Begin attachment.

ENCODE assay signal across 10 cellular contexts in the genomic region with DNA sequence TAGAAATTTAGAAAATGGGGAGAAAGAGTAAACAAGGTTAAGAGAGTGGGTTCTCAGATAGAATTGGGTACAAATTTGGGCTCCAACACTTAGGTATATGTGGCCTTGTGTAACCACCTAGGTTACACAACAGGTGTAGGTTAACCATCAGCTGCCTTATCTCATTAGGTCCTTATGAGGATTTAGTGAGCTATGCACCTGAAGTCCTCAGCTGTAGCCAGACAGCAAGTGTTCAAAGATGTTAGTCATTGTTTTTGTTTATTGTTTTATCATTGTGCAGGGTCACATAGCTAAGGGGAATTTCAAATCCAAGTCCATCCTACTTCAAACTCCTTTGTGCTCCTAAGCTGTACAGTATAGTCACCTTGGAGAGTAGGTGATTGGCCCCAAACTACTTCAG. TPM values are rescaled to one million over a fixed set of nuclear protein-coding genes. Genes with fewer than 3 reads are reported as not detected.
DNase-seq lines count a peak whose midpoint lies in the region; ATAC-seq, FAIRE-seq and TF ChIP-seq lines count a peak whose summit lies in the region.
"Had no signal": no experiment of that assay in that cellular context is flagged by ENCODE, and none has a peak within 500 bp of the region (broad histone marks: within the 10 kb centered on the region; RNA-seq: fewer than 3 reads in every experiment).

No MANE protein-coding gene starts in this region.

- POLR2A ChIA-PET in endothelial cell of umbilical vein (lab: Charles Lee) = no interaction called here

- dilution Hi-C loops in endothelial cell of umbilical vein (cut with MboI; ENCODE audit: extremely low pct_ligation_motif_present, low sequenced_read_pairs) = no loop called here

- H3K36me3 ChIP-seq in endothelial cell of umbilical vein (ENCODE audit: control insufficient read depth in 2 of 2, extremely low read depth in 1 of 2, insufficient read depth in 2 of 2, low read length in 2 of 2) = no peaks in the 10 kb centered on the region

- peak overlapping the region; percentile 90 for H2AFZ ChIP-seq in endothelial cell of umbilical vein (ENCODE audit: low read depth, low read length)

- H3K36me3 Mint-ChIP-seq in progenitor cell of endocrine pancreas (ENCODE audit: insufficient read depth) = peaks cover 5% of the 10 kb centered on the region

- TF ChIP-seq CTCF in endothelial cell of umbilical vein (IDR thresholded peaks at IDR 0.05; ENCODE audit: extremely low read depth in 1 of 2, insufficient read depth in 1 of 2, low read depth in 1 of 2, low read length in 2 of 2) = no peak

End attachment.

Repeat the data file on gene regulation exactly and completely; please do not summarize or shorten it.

ENCODE assay signal across 10 cellular contexts in the genomic region with DNA sequence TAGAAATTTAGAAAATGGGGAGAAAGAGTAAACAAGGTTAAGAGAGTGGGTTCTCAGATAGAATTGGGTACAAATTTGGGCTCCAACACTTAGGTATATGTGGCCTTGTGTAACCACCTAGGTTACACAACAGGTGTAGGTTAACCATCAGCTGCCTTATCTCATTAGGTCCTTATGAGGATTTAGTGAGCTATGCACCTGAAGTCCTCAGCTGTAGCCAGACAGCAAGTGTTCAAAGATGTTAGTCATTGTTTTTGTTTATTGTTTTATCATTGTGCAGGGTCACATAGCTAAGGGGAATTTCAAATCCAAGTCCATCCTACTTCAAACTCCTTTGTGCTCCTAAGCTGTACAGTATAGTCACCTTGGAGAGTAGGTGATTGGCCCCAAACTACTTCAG. TPM values are rescaled to one million over a fixed set of nuclear protein-coding genes. Genes with fewer than 3 reads are reported as not detected.
DNase-seq lines count a peak whose midpoint lies in the region; ATAC-seq, FAIRE-seq and TF ChIP-seq lines count a peak whose summit lies in the region.
"Had no signal": no experiment of that assay in that cellular context is flagged by ENCODE, and none has a peak within 500 bp of the region (broad histone marks: within the 10 kb centered on the region; RNA-seq: fewer than 3 reads in every experiment).

No MANE protein-coding gene starts in this region.

- POLR2A ChIA-PET in endothelial cell of umbilical vein (lab: Charles Lee) = no interaction called here

- dilution Hi-C loops in endothelial cell of umbilical vein (cut with MboI; ENCODE audit: extremely low pct_ligation_motif_present, low sequenced_read_pairs) = no loop called here

- H3K36me3 ChIP-seq in endothelial cell of umbilical vein (ENCODE audit: control insufficient read depth in 2 of 2, extremely low read depth in 1 of 2, insufficient read depth in 2 of 2, low read length in 2 of 2) = no peaks in the 10 kb centered on the region

- peak overlapping the region; percentile 90 for H2AFZ ChIP-seq in endothelial cell of umbilical vein (ENCODE audit: low read depth, low read length)

- H3K36me3 Mint-ChIP-seq in progenitor cell of endocrine pancreas (ENCODE audit: insufficient read depth) = peaks cover 5% of the 10 kb centered on the region

- TF ChIP-seq CTCF in endothelial cell of umbilical vein (IDR thresholded peaks at IDR 0.05; ENCODE audit: extremely low read depth in 1 of 2, insufficient read depth in 1 of 2, low read depth in 1 of 2, low read length in 2 of 2) = no peak